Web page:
Saifuddin Rafi, one of the four million visually impaired people in Bangladesh, is studying in class XI at Patiya Government College in Chittagong. His study started in a specialized school (Government Muradpur School for the Blind) in Chittagong. However, after completing primary level, he got admitted into ‘Union Krishi School and College’ in Patiya nearby his home town. During his secondary education level, in this mainstream school, he did not get textbooks in Braille or accessible audio format. He had to traverse jumpy situations due to absence of accessible study materials.
These difficulties required support from his sister, also a student with her own burden, who assisted him by recording all the books and class notes. The sufferings of his parents were also countless. A child with visual impairment needs extra privileges for continuing education; but the access to study materials required and their affordability is perplexing. Therefore, parents wishing their children to continue their studies face physical, mental and financial stresses.
For Rafi, difficulties to get accessible study materials needed for visually impaired students was a major challenge, and it troubled him and his family till class VIII. While studying in class IX, he received textbooks in audio format. Later he came to know that these were called DAISY-standard digital talking books.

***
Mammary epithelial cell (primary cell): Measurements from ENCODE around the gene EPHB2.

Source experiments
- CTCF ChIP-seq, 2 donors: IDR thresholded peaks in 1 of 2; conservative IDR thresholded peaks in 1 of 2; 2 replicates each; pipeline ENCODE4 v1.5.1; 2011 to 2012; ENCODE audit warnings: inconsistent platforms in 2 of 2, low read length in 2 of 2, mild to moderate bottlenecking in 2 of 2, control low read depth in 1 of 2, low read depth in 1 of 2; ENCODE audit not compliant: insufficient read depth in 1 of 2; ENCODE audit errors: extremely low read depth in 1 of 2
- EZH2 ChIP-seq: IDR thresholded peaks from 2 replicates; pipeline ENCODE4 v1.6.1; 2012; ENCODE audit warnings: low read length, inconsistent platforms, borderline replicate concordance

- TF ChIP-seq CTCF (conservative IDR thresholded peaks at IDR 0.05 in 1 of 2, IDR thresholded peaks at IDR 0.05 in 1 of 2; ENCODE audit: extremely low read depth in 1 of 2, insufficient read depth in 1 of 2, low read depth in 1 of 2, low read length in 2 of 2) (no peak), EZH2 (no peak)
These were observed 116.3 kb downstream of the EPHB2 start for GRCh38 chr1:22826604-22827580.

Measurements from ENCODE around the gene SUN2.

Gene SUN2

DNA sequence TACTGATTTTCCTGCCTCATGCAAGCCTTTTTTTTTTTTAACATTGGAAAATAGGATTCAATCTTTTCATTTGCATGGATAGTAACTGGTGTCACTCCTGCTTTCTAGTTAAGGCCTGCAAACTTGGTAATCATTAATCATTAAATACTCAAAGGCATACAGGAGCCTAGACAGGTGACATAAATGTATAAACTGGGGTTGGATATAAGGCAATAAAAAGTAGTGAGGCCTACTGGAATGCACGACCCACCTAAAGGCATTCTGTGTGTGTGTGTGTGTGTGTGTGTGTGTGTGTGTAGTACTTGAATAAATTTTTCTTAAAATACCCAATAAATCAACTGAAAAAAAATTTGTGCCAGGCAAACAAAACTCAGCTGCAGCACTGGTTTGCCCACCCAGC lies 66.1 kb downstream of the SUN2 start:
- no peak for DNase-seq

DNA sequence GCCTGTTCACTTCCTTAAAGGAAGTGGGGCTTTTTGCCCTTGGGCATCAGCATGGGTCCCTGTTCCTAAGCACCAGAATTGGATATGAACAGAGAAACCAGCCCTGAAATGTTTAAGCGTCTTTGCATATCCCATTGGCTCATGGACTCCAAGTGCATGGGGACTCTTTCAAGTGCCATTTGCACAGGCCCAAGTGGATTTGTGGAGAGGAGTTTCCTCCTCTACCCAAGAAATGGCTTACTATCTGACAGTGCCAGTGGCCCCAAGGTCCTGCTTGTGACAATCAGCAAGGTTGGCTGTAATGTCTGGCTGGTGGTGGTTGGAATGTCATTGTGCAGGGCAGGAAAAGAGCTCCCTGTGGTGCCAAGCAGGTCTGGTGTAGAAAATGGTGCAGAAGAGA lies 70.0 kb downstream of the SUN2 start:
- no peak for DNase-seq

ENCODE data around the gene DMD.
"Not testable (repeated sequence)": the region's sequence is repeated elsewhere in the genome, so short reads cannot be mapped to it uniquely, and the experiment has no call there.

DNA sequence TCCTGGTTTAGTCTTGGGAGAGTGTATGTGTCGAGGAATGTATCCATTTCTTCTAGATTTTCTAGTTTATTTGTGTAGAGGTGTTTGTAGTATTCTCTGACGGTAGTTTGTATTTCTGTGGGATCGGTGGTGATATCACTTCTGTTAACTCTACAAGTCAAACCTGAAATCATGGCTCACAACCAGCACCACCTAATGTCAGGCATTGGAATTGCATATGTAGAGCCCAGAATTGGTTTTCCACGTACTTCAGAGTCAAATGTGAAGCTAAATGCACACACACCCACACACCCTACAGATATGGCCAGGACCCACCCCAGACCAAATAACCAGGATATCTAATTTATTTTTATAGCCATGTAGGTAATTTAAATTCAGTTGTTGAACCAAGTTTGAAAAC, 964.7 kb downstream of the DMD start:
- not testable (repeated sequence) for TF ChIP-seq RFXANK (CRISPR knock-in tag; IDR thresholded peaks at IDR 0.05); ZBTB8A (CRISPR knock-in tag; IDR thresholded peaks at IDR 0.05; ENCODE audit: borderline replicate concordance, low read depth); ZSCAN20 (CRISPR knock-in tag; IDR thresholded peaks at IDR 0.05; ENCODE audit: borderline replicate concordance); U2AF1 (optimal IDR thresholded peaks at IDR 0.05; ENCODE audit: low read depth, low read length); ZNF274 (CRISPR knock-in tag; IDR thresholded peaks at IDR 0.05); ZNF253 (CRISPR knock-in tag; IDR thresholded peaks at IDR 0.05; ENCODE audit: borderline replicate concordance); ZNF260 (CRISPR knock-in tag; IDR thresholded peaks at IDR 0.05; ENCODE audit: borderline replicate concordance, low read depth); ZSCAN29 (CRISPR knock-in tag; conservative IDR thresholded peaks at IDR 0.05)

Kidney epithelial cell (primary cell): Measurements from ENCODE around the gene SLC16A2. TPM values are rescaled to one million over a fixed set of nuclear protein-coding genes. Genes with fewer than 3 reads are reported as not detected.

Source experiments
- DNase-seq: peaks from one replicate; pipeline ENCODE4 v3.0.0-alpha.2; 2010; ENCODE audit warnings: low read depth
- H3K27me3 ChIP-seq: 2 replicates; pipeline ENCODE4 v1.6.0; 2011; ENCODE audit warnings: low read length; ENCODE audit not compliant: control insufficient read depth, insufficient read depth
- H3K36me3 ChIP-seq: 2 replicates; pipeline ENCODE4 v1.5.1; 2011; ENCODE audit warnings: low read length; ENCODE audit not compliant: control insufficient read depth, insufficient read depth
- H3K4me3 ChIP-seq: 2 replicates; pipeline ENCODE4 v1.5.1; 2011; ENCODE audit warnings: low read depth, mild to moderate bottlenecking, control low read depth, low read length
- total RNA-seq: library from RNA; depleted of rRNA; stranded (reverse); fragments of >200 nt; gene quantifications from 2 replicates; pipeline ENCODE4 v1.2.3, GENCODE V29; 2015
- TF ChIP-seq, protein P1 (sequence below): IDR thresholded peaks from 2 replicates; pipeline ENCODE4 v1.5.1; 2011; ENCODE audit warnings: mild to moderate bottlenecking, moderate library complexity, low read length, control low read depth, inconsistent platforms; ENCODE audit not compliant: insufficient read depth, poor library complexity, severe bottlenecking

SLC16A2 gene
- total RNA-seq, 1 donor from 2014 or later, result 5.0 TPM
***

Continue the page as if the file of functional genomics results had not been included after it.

The digital talking books are accessible materials which provide the text in an audio version for all including students with print and learning disabilities. Digital talking books are for everyone who needs accessible information; readers can play the audio and simultaneously display and highlight the corresponding text. It eases the education for the number of visually impaired students in Bangladesh like Rafi.
A team of persons with disabilities developed DAISY standard digital multimedia books, e-books and digital braille books for the primary and secondary levels using open source technology which are freely available for the end user. The project received technical support from DAISY Consortium, Accessible Books Consortium and WIPO, while receiving implementation support from Young Power in Social (YPSA) and overall support from the Service Innovation Fund of the Access to Information (a2i) programme under the Prime Minister’s Office in Bangladesh. The project has converted all primary and secondary education textbooks (grades I through X) into cost effective DAISY digital multimedia format; making it easier to produce braille, text, audio book or e-book as suitable.
These accessible and affordable reading materials brought a momentous shift in Rafi’s learning curve. Through receiving Grade Point Average (GPA) 5, the highest grade obtainable for secondary and higher secondary education system in Bangladesh, in his Secondary School Certificate (SSC) examination, Rafi has created an example for other visually impaired students who are struggling for their study fighting against their disabilities.